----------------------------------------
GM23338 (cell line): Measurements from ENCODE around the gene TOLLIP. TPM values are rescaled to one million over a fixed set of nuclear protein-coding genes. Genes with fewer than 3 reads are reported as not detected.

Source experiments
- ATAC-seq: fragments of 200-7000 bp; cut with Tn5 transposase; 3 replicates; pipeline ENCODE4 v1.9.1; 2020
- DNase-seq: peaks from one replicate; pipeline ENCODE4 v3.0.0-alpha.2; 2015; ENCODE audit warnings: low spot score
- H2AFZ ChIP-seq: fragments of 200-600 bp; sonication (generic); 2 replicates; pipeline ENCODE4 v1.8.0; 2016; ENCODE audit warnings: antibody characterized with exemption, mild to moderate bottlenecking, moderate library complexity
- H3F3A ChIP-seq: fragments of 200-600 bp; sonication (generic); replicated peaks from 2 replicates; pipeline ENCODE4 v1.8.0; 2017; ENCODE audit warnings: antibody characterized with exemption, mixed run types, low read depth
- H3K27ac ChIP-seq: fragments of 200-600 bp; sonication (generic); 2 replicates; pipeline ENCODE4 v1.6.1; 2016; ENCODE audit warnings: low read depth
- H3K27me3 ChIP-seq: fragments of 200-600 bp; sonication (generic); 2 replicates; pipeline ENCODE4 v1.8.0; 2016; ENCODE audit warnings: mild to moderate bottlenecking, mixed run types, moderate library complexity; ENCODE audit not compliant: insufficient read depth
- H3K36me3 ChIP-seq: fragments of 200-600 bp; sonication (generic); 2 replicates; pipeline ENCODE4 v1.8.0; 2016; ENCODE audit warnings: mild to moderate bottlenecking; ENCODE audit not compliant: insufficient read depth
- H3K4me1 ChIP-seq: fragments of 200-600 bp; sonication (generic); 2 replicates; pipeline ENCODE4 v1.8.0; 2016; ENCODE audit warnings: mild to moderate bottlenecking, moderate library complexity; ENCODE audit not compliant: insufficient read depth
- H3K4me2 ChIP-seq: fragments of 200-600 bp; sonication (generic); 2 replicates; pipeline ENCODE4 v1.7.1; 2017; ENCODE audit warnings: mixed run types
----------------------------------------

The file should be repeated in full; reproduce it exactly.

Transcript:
GM23338 (cell line): Measurements from ENCODE around the gene TOLLIP. TPM values are rescaled to one million over a fixed set of nuclear protein-coding genes. Genes with fewer than 3 reads are reported as not detected.

Source experiments
- ATAC-seq: fragments of 200-7000 bp; cut with Tn5 transposase; 3 replicates; pipeline ENCODE4 v1.9.1; 2020
- DNase-seq: peaks from one replicate; pipeline ENCODE4 v3.0.0-alpha.2; 2015; ENCODE audit warnings: low spot score
- H2AFZ ChIP-seq: fragments of 200-600 bp; sonication (generic); 2 replicates; pipeline ENCODE4 v1.8.0; 2016; ENCODE audit warnings: antibody characterized with exemption, mild to moderate bottlenecking, moderate library complexity
- H3F3A ChIP-seq: fragments of 200-600 bp; sonication (generic); replicated peaks from 2 replicates; pipeline ENCODE4 v1.8.0; 2017; ENCODE audit warnings: antibody characterized with exemption, mixed run types, low read depth
- H3K27ac ChIP-seq: fragments of 200-600 bp; sonication (generic); 2 replicates; pipeline ENCODE4 v1.6.1; 2016; ENCODE audit warnings: low read depth
- H3K27me3 ChIP-seq: fragments of 200-600 bp; sonication (generic); 2 replicates; pipeline ENCODE4 v1.8.0; 2016; ENCODE audit warnings: mild to moderate bottlenecking, mixed run types, moderate library complexity; ENCODE audit not compliant: insufficient read depth
- H3K36me3 ChIP-seq: fragments of 200-600 bp; sonication (generic); 2 replicates; pipeline ENCODE4 v1.8.0; 2016; ENCODE audit warnings: mild to moderate bottlenecking; ENCODE audit not compliant: insufficient read depth
- H3K4me1 ChIP-seq: fragments of 200-600 bp; sonication (generic); 2 replicates; pipeline ENCODE4 v1.8.0; 2016; ENCODE audit warnings: mild to moderate bottlenecking, moderate library complexity; ENCODE audit not compliant: insufficient read depth
- H3K4me2 ChIP-seq: fragments of 200-600 bp; sonication (generic); 2 replicates; pipeline ENCODE4 v1.7.1; 2017; ENCODE audit warnings: mixed run types